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Circular 133—Middle to Late Tertiary geology of Cedar Hills-Selden Hills area, Doña Ana County, New Mexico

By W. R. Seager and R. E. Clemons, 1975, 23 pp., 2 tables, 14 figs., 2 appendices, sheets.

Emphasis on rock units and structures genetically related to Cedar Hills vent zone or critical to interpretation of the evolution of late Tertiary rifting. Rocks in the Cedar Hills and Selden Hills provide an excellent record of (1) Oligocene volcanism in the Cedar Hills vent zone, (2) the timing of initial rifting in the Rio Grande rift, and (3) the Miocene-Pliocene evolution of the rift. Volcanic activity in the Cedar Hills vent zone about 35 m. y. ago was concentrated along a north-trending zone at least 20 mi long and as much as 4 mi wide. Initial rhyolitic tephra eruptions were closely followed by emplacement of an ash-flow tuff sheet from fissures within the vent zone, and by the formation of tuff cones, diatremes, and collapsed areas. Volcanic activity in the zone was climaxed by the intrusion of at least 21 flow-banded rhyolite intrusions. The vent zone, together with other north-trending Oligocene faults and basins, all generally parallel to the Rio Grande rift, suggest that these features may be precursors of the rift.

The transition into active faulting within the Rio Grande rift is marked by outpouring of Uvas Basaltic Andesite. Initial rifting is indicated by eruption of basaltic andesite from a cinder cone constructed across the Cedar Hills fault, one of the large, through-going rift faults of the region. The interfingering of basaltic andesite flows with fanglomerate derived from the uplifted block suggests rifting was in progress at least 26 m. y. ago. Late Tertiary evolution of the rift is characterized by the development of deep, broad downwarps in Miocene time that were filled with Bolson deposits, and then segmented into smaller intrabasin uplifts and grabens in Pliocene time. Many of the uplifts of the region appear to have formed initially in Pliocene time, while others originated as early as earliest Miocene or latest Oligocene.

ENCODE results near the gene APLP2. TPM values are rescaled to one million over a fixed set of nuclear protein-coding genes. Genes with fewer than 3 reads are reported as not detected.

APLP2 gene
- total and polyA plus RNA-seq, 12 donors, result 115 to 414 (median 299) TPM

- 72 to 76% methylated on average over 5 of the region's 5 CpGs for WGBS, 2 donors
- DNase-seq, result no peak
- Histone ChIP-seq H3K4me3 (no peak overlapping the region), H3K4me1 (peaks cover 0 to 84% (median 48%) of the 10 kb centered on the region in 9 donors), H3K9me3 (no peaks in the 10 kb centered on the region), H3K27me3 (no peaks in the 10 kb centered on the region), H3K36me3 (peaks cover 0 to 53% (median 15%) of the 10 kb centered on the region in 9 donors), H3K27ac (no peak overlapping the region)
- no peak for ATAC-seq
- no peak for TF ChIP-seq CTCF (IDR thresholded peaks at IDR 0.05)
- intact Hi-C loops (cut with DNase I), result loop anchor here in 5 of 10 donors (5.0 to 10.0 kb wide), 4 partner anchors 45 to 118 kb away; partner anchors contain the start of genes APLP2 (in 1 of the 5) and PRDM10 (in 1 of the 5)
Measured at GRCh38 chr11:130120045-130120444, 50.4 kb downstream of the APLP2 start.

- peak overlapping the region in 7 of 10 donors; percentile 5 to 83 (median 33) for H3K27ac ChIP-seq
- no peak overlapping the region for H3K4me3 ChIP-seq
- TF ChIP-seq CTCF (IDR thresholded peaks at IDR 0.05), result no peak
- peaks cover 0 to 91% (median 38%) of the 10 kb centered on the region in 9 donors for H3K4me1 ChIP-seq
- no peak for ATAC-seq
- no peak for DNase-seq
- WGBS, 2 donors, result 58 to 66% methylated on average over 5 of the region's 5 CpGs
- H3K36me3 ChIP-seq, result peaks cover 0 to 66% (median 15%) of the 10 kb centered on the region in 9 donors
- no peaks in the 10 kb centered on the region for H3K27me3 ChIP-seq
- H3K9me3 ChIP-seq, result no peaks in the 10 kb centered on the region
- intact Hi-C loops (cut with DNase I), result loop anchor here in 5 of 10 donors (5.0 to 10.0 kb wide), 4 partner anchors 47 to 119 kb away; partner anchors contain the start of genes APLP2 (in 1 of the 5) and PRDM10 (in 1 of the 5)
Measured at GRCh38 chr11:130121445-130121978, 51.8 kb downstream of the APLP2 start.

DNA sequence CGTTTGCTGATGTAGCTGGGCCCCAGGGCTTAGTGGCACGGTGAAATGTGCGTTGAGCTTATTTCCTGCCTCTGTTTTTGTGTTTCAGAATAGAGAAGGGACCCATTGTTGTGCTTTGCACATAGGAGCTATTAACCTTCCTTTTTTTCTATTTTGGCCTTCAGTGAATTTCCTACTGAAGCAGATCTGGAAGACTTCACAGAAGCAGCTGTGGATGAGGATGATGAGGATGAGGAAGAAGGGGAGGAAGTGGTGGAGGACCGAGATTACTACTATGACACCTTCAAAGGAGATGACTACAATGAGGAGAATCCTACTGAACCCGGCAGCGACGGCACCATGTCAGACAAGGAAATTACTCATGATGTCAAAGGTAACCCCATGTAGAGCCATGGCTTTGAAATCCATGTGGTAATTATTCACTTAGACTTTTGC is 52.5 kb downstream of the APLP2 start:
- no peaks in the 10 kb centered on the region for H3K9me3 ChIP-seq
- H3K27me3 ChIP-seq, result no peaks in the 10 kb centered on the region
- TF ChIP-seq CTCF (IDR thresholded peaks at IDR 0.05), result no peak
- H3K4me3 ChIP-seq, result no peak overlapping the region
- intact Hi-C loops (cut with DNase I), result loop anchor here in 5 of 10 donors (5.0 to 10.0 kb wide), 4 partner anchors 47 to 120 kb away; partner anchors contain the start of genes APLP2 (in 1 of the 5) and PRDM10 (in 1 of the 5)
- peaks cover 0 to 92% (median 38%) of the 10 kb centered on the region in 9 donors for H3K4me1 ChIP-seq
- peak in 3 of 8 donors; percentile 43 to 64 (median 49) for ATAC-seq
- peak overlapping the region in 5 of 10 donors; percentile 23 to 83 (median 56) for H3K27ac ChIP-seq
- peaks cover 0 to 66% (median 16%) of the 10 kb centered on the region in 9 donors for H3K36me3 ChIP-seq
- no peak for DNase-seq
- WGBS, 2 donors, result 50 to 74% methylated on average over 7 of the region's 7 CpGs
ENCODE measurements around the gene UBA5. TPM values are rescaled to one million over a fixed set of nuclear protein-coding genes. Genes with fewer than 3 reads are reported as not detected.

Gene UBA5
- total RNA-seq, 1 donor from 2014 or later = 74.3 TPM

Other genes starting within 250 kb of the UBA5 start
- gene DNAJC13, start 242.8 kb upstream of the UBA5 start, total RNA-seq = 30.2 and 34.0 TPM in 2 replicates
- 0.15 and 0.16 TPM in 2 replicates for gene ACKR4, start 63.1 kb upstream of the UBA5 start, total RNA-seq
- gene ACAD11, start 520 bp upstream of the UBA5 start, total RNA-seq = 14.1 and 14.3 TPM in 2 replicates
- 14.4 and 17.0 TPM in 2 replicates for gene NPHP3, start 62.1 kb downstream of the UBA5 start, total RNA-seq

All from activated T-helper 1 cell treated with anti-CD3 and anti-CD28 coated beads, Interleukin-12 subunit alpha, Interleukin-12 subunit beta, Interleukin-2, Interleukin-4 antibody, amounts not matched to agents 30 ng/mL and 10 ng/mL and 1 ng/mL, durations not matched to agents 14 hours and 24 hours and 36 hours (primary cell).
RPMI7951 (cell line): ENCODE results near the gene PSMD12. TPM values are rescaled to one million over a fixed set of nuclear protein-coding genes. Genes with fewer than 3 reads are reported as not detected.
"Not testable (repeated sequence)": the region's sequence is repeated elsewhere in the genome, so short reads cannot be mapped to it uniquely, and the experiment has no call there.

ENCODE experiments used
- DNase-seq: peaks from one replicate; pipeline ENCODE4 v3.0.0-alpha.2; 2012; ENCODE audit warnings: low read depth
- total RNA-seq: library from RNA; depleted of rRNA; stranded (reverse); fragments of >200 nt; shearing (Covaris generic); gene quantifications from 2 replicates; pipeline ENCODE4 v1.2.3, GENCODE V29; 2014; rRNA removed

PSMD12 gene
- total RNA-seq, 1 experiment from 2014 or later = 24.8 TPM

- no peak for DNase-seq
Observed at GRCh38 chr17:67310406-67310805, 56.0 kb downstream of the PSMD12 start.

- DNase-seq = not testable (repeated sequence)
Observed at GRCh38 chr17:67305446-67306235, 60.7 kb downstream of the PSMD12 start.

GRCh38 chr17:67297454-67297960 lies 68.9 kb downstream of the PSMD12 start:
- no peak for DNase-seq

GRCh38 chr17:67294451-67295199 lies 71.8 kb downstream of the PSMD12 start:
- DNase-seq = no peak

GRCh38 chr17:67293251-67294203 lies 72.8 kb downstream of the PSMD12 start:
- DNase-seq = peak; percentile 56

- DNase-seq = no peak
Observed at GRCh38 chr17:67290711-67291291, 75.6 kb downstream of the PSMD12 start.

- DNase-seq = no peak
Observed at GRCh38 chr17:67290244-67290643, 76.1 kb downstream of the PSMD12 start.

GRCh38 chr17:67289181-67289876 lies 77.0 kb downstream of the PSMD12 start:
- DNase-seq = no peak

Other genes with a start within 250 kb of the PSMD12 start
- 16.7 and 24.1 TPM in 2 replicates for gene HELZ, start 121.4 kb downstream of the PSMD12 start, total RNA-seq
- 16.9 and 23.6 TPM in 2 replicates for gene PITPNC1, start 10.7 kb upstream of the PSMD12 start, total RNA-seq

The Cedar Hills vent zone is located within the Cedar Hills and the Rough and Ready Hills in west-central Doña Ana County, New Mexico. The area shown on the tectonic map is about 20 mi northwest of Las Cruces, and encompasses about 100 mi2 of canyon, badland, and hill country west of Radium Springs. Access through the northeastern part of the area is provided by US-85, which follows the Rio Grande through Selden Canyon. Jeep trails are scattered throughout the Cedar Hills and are accessible from the Faulkner or Selden Canyon. Access north of the Rio Grande is limited to a few jeep trails starting at the resort in Radium Springs on the east side of the river.

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